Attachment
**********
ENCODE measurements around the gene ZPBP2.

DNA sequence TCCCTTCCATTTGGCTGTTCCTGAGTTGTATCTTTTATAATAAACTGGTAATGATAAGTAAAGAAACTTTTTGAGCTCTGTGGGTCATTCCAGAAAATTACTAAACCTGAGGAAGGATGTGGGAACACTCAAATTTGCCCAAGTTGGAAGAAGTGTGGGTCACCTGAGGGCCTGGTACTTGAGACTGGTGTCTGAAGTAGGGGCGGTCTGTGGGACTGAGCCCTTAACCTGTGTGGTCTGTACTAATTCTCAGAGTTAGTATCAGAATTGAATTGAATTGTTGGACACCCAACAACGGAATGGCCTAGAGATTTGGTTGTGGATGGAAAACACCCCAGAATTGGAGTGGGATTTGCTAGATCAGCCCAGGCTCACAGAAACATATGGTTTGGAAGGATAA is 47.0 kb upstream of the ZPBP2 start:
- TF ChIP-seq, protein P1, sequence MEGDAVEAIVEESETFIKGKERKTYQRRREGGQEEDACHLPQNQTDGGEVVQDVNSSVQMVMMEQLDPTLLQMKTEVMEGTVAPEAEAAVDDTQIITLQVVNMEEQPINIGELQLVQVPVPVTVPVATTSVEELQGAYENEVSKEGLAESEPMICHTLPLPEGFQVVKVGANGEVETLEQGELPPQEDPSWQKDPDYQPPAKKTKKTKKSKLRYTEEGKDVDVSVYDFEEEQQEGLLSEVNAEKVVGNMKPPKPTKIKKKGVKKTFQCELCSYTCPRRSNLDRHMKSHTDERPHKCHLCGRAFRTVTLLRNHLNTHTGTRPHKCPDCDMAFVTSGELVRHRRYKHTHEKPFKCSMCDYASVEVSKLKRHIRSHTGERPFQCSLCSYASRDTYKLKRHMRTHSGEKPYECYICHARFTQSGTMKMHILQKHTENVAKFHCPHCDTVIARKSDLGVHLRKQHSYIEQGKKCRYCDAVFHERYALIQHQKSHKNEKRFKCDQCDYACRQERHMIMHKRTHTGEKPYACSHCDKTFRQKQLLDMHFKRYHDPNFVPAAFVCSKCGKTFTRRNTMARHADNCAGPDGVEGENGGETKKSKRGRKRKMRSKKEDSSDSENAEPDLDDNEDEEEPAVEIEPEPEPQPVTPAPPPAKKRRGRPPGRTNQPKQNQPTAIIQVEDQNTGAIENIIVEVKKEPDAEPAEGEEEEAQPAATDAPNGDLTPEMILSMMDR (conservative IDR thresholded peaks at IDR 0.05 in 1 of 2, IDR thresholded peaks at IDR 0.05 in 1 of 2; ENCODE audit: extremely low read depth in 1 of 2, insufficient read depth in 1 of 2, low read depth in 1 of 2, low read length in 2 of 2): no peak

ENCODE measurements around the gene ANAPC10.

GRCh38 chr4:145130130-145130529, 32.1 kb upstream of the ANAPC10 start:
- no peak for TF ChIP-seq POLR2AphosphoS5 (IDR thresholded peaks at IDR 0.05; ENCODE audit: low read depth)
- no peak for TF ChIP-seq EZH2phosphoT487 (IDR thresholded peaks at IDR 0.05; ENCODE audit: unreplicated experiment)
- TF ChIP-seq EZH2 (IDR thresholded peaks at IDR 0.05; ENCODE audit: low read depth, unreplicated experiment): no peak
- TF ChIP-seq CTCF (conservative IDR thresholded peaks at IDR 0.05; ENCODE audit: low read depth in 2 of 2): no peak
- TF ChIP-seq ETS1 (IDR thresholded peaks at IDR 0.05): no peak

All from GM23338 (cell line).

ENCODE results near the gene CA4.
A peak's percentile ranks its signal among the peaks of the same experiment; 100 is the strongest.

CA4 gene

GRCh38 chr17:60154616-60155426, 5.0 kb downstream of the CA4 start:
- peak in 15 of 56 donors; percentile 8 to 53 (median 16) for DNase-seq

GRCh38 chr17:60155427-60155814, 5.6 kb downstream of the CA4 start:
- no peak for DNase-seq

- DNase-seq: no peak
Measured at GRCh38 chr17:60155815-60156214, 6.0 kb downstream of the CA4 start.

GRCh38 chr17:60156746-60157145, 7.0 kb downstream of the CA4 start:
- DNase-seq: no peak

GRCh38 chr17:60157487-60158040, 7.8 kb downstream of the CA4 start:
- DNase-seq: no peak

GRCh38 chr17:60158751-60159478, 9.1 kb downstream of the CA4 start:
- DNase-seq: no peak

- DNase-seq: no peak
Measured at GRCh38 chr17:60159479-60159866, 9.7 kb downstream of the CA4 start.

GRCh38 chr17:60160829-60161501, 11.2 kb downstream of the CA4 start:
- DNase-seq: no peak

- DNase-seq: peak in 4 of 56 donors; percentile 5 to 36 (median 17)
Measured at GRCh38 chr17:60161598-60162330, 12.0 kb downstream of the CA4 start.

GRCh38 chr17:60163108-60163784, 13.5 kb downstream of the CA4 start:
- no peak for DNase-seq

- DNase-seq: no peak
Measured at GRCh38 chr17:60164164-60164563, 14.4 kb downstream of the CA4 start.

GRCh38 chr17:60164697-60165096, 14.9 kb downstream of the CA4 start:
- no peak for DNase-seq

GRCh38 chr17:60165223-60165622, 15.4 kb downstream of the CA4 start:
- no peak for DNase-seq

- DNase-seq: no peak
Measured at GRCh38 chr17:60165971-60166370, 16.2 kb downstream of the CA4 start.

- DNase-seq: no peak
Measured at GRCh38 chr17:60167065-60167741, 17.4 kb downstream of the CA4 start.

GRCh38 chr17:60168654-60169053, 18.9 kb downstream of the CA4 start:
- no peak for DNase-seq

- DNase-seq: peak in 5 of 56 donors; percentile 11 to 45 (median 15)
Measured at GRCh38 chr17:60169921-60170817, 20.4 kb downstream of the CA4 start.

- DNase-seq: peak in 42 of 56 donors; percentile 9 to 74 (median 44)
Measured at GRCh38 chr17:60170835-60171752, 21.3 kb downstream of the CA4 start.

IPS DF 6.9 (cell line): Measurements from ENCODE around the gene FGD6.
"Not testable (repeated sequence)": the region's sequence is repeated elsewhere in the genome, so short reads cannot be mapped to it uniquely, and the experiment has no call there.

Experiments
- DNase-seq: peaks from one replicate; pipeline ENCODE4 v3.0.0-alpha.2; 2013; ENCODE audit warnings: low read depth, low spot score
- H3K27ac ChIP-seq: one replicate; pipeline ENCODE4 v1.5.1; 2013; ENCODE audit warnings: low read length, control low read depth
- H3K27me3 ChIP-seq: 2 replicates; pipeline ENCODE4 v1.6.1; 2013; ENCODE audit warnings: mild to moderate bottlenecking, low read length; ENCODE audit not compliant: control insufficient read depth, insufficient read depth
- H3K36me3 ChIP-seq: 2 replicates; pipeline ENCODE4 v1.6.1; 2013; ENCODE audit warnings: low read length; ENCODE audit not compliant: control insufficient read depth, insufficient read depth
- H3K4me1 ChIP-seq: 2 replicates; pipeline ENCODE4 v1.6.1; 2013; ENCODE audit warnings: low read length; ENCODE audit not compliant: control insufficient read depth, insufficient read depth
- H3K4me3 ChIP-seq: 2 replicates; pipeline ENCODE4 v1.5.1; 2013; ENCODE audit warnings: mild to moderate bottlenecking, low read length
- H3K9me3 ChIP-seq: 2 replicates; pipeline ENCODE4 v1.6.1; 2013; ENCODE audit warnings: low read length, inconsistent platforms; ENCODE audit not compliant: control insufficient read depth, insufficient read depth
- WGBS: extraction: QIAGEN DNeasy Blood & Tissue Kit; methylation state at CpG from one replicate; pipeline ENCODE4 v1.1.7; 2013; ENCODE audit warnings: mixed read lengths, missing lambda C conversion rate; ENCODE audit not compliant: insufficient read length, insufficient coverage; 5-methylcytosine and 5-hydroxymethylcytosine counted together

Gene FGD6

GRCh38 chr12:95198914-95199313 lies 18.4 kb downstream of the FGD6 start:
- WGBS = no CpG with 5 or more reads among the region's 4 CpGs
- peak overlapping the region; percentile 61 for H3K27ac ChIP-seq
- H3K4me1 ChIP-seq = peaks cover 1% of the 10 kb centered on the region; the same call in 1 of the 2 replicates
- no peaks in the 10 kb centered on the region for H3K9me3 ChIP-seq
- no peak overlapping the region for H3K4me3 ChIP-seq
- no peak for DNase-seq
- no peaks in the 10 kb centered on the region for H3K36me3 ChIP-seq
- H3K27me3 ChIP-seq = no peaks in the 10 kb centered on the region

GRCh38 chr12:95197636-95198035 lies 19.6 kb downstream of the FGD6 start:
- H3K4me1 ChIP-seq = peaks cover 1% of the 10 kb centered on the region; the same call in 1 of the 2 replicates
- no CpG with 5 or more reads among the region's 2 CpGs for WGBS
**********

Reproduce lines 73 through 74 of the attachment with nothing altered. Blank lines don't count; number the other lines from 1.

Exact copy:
- H3K4me1 ChIP-seq = peaks cover 1% of the 10 kb centered on the region; the same call in 1 of the 2 replicates
- no CpG with 5 or more reads among the region's 2 CpGs for WGBS